Chronic pain is one of the most common conditions for which people seek medical attention.1 The goal of treatment should be to improve function and enable individuals to participate in daily activities and return to work without pain.2
Level 1 - Basic Pain Therapies: Basic therapies are the first step designed to lessen pain. The goal of these therapies is to reduce pain and improve mobility.
- Rest and Nutrition: Your doctor will usually recommend sufficient rest and proper nutrition as a first line of therapy for the treatment of chronic pain. A rested and well-nourished individual is better equipped to battle physical stress and recover from pain
- Exercise and Physical Therapy: In addition to rest and medication, your physician may recommend a program that includes physical conditioning to improve flexibility and strengthen your body for a greater chance of recovery. Your physical therapist will evaluate your baseline condition and tailor a plan specifically for you.
- Non-Steroidal Anti-Inflammatory Drugs (NSAIDS): The second line of therapy for chronic pain is often non-steroidal anti-inflammatory drugs (NSAIDs). These include common over-the-counter medications, such as ASPIRIN™, acetaminophen, and ibuprofen. These medications are often used to treat fever, swelling, arthritis, and other painful conditions. Physicians may prescribe stronger NSAIDs if rest and over-the-counter medications do not sufficiently relieve pain. Side effects of NSAIDs are usually mild, and may include nausea, heartburn, rashes, or upset stomach.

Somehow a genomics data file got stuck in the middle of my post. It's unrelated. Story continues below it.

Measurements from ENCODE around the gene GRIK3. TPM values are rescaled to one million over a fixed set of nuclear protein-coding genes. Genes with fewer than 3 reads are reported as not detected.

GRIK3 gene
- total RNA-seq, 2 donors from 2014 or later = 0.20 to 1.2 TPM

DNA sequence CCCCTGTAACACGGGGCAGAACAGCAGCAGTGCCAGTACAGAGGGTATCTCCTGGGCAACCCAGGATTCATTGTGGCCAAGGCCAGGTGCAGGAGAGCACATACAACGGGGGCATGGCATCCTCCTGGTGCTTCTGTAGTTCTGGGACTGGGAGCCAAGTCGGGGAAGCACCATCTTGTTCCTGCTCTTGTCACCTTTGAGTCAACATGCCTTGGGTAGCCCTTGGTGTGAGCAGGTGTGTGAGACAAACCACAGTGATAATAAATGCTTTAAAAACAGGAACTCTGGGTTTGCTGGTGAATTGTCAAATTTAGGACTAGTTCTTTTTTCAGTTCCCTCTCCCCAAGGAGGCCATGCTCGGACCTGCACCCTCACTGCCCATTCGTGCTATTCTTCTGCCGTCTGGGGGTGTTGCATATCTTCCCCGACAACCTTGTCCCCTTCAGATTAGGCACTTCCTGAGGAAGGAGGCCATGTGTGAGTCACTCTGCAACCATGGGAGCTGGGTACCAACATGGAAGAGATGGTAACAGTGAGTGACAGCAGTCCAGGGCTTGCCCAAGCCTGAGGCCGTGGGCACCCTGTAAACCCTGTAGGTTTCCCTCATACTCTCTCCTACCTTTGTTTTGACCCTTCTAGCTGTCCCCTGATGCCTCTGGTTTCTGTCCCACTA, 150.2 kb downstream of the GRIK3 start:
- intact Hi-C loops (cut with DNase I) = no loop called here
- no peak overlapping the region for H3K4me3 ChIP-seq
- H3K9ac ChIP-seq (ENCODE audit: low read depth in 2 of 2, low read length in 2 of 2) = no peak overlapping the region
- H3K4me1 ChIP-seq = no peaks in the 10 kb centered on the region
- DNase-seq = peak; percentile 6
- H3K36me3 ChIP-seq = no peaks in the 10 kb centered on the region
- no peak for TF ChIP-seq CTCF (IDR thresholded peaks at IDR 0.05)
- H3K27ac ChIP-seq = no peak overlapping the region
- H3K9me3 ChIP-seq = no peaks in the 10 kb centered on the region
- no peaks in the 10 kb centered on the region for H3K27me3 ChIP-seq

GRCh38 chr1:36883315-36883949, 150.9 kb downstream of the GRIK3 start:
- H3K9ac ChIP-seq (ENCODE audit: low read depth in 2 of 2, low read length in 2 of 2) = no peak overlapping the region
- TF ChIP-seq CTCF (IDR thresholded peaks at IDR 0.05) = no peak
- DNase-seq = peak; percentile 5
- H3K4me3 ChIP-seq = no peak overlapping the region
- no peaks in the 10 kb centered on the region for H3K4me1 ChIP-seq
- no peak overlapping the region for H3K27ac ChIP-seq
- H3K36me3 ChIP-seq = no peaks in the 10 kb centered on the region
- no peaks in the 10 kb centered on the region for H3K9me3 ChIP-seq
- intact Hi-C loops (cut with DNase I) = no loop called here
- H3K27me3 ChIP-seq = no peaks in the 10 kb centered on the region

- Cognitive and Behavioural Modification: Because pain not only affects you physically, but also takes a toll on your mental and emotional well-being, physicians often prescribe cognitive and behavioural modification techniques. These techniques help you relax, reduce stress and cope with your pain. Forms of cognitive and behavioural modification include meditation and relaxation training, biofeedback and counselling
Level 2 - Mid Level Pain Therapies: A second line of therapy may be required if your pain does not respond to more conservative treatment. Many of these therapies may be used in conjunction with Level 1 treatments.
- Transcutaneous Electrical Nerve Stimulation (TENS): A TENS unit is an external stimulation device that sends electrical impulses through your skin to the painful area. Instead of feeling pain at the site, patients feel a tingling sensation. Unlike a Spinal Cord Stimulator, the TENS device does not apply energy directly to the nerve. The energy must be transmitted through the skin and muscle to reach the nerves. This results in tingling that is usually felt in a localised area. TENS can alleviate mild to moderate pain, but is often ineffective in treating more complex pain conditions
- Opioids: Opioids are prescription painkillers that block the ability of receptors in the brain to interpret pain signals. Physicians prescribe opioids for severe pain conditions that don't respond well to Level 1 treatment. Opioids can be very effective in relieving pain; however, they carry significant side effects, including drowsiness, constipation, dizziness and even potential addiction. These medications are most commonly administered orally or through skin patches